If you’re interested in learning more, I highly recommend:

This website: Kate Scarlata 

This book: IBS-Free At Last

And this list of FODMAP foods to get you started: Shopping List

And, of course, always talk with your doctor before attempting anything new.  You shouldn’t do this diet unless you’ve been tested for other diseases such as Celiac, Ulcerative Colitis, etc.  Get your doctor/gastroenterologist involved so that you know you’re on the right track towards better health!

(p.s. There are a LOT of websites for FODMAPS out there.  Be sure you know the source of the person authoring the articles of information, as the FODMAP Approach is an evolving science and it is ALWAYS a wise choice to stick with science-based research!)

Cheese Quesadillas

In my purse, you will always find (a) wallet, (b) cell phone (c) a few pens (d) a notebook for keeping track of my budget (e) gum or mints and (f) a snack.

That (f) snack is usually a simple baggie of almonds.  Maybe a trail mix of sorts.  Or some Mary’s Gone Crackers for when the munchies hit.  My body feels at its best when I can eat every 3-4 hours, and I like to stay prepared for those times when lunch comes late or when I’m at work longer than anticipated.

So, yes.  You could say that my snacks stay pretty consistent.

Except fort when I’m home.  That’s when I like to mix things up a little…

I found these brown rice tortillas at Trader Joe’s a couple months ago and have fallen in love with them.

Why?

They make for an awesome cheese quesadilla. 😉

These wraps are decently low in sodium (160mg per wrap) and have 2g protein and 2g fiber per wrap as well.  I like to amp up that protein/fiber level by adding cheese and tomatoes.

Now that all those fresh veggies are popping up at farmer’s markets (and perhaps your own backyard!), feel free to go all crazy with the amount of vegetables you add.  Sauteed kale or spinach would also be a nice addition.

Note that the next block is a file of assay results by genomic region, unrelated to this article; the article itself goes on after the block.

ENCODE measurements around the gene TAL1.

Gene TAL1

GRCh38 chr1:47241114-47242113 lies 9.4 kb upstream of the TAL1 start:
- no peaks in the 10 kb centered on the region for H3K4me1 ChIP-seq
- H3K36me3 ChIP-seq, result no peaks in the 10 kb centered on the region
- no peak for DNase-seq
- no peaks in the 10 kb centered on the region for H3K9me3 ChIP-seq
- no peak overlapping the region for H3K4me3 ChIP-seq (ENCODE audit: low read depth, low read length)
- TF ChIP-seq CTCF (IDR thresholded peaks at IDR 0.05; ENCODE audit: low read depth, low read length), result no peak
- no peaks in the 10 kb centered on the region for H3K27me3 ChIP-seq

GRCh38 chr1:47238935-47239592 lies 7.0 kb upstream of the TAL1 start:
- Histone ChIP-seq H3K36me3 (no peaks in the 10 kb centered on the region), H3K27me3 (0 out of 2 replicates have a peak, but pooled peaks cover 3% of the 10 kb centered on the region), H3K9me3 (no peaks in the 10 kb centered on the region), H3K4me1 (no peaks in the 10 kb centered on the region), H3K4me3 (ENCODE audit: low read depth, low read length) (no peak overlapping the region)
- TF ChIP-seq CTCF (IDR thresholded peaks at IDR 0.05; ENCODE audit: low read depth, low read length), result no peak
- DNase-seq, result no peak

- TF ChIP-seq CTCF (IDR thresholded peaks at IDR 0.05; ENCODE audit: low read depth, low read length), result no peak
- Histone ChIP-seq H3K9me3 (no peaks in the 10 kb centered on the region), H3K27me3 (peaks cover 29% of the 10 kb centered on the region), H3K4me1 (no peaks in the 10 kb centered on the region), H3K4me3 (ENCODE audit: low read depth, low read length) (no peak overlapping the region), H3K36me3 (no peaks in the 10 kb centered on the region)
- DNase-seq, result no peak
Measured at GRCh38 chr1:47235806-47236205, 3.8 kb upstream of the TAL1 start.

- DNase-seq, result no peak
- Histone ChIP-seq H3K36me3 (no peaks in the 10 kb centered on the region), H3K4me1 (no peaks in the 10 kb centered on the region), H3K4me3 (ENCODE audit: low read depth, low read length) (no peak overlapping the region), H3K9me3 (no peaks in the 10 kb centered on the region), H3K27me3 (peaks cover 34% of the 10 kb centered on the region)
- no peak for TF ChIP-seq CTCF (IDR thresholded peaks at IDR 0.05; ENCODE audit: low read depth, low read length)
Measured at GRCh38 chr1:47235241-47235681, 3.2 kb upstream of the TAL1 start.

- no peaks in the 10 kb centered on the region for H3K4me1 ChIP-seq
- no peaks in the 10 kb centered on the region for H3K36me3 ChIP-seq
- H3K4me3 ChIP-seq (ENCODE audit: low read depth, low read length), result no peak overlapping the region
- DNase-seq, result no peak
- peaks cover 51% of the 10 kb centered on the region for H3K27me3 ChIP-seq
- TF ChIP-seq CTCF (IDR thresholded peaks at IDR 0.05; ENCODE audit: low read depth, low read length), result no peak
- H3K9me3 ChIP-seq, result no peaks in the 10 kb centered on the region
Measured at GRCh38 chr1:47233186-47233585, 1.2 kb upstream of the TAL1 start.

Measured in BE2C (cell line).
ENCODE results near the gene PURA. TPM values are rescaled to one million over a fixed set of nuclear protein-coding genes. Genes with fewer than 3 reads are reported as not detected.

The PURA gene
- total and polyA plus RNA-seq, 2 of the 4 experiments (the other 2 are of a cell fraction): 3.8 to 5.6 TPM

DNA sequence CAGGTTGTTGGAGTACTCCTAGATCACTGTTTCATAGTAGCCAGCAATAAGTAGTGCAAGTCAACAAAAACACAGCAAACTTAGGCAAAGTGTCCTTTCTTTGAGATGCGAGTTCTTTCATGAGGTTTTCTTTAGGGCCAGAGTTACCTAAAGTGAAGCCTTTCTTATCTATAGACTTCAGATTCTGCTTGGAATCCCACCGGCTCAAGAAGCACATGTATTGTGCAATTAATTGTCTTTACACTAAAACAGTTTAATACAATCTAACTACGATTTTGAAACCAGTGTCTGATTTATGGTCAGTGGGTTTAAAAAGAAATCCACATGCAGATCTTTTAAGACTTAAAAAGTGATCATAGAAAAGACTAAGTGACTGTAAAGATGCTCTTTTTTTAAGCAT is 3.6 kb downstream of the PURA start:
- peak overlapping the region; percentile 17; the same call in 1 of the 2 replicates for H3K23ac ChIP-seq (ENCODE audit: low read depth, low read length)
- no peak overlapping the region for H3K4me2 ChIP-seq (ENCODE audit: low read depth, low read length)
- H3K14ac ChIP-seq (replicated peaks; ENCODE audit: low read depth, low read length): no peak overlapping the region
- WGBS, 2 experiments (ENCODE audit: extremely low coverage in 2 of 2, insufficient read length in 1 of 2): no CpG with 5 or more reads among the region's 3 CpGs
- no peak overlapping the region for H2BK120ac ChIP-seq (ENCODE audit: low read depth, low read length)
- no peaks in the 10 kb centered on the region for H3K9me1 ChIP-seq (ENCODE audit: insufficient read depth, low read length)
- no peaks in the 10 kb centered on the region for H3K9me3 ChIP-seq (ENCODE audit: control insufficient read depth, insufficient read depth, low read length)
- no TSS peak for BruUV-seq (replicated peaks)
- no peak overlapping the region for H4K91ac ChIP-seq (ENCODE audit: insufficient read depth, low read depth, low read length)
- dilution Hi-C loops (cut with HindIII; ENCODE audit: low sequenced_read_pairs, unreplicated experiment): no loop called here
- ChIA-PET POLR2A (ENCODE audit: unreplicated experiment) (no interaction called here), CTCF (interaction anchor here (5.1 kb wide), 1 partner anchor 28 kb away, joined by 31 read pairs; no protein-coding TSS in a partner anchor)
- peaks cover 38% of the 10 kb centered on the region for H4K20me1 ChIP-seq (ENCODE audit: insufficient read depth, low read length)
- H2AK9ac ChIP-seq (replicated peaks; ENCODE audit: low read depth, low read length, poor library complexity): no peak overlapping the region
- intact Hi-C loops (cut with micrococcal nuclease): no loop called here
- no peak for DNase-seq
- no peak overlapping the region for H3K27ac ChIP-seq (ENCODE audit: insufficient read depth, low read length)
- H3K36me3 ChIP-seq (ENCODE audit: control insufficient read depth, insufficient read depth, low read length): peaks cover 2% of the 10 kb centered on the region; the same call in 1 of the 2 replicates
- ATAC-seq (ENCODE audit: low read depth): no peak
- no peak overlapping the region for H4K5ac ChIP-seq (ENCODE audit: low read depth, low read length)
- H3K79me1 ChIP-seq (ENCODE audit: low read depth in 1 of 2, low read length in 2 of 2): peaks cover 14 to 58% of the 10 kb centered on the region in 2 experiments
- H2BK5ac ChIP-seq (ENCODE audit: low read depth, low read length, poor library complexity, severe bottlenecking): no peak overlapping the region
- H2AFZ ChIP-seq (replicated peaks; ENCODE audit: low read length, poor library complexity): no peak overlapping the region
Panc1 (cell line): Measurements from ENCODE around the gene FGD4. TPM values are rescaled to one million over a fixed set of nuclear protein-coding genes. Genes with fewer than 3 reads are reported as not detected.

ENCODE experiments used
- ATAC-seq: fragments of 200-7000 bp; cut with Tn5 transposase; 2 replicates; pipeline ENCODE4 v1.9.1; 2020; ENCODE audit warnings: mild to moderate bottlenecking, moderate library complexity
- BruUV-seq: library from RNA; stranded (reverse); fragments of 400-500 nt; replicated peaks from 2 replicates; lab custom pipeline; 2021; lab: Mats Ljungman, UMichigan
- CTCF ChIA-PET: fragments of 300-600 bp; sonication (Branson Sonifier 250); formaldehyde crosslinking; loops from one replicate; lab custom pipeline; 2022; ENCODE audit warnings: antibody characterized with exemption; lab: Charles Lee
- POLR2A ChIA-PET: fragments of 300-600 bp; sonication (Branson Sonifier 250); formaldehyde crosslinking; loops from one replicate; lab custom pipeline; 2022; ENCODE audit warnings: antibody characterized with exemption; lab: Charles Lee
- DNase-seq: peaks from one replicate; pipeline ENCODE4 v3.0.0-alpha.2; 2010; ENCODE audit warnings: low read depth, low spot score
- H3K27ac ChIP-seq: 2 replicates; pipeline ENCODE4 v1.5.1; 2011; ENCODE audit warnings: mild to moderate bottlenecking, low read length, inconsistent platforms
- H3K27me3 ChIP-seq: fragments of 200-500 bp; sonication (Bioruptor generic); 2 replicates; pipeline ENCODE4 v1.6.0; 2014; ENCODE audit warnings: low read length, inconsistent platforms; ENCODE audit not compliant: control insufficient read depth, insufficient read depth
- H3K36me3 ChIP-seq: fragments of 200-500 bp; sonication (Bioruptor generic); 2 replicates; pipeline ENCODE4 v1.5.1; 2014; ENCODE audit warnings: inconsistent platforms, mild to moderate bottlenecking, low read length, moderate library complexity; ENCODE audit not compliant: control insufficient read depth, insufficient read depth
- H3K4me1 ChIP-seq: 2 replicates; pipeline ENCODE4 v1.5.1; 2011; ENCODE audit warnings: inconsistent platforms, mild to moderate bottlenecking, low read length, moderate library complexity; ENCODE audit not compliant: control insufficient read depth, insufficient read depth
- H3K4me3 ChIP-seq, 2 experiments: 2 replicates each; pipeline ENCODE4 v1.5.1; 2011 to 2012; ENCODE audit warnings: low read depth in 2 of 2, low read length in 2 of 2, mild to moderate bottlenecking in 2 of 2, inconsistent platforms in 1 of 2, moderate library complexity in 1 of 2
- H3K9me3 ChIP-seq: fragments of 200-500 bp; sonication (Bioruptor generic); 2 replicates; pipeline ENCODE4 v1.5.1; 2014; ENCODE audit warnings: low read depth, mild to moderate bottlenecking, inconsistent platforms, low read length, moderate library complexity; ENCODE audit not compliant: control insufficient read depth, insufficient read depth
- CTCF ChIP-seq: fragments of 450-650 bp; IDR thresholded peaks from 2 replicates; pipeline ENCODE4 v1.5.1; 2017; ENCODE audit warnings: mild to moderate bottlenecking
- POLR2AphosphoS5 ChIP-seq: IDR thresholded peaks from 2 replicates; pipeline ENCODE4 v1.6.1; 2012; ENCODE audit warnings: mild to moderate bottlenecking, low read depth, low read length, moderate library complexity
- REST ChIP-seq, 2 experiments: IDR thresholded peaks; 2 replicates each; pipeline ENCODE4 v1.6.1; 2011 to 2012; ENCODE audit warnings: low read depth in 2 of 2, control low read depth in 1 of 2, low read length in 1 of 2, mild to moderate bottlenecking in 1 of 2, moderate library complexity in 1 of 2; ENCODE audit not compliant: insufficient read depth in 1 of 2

In addition to falling in love with these brown rice tortillas, I’ve also fallen in love with chives.

Chives are ridiculously easy to grow and spread like wild fire (i.e., find some people who will take a few plants off your hands in the next couple of years after planting them!)  Chopped up into a million and one little pieces, chives add such pizzazz to any savory dish or snack.

Cheese Quesadilla (Gluten Free, Low FODMAP)

(Serves 1)

Serve with a dab of plain greek yogurt, salsa and/or guacamole if desired.  Although I enjoy this for a snack, it also makes a nice side for a bowl of soup or a freshly tossed salad.  Enjoy!

  • 1 Trader Joe’s Brown Rice Tortilla (or whole wheat alternative)
  • 1 Slice of Swiss Cheese
  • 4-6 thin slices of tomato, dabbed with a paper towel to remove extra liquid
  • chives
  • cooking spray
  1. Coat a nonstick frying pan with cooking spray.  Heat to medium.
  2. Slice the cheese in half and place each half on one side of the tortilla.  Top with tomato slices so that tomatoes cover the entire half of a tortilla.  Fold tortilla in half and place on pre-heated frying pan.
  3. Cook for 3-5 minutes.  Flip.  Continue to cook for another 3-5 minutes or until golden browned and cheese has melted.  Top with chives and enjoy!

QUESTION: What are your favorite snacks “to-go”?  How about when you’re home?